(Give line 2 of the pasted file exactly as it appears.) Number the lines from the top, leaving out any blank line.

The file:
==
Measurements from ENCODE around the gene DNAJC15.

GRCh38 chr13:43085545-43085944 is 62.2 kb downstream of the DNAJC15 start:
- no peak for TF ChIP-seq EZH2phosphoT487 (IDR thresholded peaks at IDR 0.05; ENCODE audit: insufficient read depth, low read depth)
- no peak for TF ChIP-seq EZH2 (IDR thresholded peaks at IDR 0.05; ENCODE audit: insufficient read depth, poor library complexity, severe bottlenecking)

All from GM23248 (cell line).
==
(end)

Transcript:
GRCh38 chr13:43085545-43085944 is 62.2 kb downstream of the DNAJC15 start: